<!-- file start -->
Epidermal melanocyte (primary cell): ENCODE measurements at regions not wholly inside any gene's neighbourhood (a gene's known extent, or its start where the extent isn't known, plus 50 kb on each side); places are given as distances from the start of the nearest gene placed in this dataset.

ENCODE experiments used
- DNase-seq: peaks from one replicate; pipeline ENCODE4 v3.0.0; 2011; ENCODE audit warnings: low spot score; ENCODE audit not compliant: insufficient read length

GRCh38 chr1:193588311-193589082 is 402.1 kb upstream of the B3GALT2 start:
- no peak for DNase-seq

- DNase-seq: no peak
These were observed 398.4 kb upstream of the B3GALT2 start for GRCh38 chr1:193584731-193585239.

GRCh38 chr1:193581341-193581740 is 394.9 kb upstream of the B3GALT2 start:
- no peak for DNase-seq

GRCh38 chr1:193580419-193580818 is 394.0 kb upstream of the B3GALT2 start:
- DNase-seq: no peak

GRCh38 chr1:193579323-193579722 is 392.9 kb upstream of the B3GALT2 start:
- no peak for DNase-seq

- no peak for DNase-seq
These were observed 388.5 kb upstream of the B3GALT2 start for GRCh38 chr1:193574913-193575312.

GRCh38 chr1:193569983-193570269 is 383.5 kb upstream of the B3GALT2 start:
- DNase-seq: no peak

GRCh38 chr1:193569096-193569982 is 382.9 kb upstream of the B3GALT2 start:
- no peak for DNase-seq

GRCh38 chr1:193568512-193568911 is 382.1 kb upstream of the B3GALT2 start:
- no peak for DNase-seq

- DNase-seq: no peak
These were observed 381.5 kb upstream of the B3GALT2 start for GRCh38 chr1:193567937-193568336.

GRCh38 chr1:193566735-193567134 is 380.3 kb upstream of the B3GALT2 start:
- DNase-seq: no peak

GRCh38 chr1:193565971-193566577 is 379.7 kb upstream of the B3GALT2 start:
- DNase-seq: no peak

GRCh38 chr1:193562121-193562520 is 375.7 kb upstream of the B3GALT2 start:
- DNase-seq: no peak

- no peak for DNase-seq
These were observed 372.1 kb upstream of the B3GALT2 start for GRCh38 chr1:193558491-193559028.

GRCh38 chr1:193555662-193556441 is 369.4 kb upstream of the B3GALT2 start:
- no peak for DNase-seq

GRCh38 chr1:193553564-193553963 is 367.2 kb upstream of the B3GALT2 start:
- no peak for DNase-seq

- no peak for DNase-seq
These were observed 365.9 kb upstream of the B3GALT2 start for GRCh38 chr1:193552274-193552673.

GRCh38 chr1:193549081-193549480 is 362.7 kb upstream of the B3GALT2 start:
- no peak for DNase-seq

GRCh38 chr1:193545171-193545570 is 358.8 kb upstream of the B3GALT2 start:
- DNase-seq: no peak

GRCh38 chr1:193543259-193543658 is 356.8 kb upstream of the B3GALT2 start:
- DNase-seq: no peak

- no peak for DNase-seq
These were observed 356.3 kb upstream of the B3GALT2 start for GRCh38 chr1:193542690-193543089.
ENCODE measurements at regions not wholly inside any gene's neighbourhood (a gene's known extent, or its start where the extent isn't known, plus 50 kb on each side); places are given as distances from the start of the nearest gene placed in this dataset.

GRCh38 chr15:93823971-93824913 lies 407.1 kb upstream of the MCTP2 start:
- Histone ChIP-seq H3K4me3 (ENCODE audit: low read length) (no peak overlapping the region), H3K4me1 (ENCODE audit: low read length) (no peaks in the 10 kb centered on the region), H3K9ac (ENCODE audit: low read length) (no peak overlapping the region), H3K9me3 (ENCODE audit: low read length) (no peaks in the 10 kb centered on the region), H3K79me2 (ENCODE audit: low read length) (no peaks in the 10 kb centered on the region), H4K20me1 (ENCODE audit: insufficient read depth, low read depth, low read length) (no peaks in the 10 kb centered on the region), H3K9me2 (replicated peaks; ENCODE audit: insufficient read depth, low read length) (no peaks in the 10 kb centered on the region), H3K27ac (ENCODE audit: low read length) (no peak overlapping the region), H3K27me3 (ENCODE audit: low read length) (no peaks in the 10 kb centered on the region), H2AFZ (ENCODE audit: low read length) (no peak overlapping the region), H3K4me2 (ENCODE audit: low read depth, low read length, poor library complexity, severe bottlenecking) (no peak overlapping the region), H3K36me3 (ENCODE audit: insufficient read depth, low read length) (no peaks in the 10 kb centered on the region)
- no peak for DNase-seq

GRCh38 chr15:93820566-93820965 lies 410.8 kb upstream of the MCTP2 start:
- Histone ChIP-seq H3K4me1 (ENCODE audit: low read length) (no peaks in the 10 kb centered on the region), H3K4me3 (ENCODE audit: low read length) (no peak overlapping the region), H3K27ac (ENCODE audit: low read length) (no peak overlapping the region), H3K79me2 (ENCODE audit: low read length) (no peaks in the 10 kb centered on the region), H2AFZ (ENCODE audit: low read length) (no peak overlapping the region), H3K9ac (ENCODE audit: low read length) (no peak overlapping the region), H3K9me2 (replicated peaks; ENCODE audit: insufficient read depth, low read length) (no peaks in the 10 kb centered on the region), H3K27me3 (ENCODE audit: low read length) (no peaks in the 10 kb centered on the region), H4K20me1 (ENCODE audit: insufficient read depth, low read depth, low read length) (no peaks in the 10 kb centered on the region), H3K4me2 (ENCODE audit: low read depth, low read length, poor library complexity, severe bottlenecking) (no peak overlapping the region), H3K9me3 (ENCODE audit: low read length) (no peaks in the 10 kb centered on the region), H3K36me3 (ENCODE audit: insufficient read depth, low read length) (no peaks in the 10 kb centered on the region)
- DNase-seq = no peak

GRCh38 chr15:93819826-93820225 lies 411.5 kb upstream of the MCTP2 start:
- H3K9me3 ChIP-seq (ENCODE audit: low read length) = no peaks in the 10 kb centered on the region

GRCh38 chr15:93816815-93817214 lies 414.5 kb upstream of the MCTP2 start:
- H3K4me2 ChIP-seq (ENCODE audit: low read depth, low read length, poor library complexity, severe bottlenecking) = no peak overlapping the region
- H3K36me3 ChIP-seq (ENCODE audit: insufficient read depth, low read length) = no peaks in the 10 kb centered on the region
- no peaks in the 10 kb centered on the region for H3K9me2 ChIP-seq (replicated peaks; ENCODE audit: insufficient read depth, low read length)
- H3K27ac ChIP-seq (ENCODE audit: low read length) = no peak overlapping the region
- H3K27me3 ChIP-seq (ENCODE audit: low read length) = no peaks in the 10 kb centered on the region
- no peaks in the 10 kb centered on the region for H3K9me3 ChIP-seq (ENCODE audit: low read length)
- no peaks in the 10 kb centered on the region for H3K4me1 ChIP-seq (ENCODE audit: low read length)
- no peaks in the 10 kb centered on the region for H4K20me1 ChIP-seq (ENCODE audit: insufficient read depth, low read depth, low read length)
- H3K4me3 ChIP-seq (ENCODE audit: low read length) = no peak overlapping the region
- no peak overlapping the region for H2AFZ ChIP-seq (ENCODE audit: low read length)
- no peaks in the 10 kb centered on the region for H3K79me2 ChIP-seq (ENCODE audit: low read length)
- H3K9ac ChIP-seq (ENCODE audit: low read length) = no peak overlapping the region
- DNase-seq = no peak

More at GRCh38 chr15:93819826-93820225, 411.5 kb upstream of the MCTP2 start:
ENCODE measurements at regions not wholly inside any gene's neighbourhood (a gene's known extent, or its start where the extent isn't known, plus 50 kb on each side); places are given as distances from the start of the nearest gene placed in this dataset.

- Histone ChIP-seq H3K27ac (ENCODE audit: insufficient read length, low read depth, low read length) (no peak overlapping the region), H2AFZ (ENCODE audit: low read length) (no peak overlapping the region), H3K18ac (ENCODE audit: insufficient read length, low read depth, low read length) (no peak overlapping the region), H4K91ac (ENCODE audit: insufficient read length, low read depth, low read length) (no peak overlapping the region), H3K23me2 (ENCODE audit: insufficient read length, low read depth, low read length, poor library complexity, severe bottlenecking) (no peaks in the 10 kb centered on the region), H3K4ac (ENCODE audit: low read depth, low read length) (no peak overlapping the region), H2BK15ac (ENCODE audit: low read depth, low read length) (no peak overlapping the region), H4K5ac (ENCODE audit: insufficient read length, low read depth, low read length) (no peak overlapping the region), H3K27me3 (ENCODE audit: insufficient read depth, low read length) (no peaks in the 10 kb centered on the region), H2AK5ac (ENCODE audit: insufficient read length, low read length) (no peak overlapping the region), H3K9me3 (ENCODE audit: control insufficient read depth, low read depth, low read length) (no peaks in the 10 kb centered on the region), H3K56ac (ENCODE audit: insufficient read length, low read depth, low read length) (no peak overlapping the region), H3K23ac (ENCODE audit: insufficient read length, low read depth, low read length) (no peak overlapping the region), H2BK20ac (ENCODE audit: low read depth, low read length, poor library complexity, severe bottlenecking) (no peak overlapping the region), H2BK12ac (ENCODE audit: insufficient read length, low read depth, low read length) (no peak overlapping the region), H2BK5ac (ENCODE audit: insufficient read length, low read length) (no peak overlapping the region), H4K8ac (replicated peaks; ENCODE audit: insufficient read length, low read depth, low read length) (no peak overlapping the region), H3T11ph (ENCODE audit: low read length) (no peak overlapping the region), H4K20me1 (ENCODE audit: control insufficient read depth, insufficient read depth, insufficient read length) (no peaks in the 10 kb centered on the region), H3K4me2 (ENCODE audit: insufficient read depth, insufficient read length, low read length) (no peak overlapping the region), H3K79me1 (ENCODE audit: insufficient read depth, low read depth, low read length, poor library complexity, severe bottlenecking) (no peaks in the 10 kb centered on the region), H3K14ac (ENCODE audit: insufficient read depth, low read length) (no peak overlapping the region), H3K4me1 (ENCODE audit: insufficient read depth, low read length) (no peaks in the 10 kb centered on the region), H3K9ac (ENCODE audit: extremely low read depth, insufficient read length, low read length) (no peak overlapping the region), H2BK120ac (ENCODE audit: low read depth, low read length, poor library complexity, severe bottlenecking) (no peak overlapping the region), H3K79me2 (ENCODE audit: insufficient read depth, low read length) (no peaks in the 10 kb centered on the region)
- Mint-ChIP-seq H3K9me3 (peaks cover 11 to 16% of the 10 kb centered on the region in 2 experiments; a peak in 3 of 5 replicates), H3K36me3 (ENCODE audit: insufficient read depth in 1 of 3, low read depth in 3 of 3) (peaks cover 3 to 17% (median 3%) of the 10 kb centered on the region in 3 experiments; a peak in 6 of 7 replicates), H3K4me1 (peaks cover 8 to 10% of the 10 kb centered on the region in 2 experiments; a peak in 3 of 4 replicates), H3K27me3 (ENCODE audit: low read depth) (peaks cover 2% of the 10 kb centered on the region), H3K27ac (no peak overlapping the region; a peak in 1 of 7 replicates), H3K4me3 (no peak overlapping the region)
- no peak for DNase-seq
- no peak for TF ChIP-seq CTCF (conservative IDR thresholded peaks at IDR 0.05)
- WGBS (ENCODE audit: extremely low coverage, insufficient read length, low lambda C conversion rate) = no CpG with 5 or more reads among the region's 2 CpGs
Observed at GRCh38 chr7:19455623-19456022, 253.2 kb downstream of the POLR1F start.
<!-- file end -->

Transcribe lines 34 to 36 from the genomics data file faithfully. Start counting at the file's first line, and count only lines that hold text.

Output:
GRCh38 chr1:193553564-193553963 is 367.2 kb upstream of the B3GALT2 start:
- no peak for DNase-seq

- no peak for DNase-seq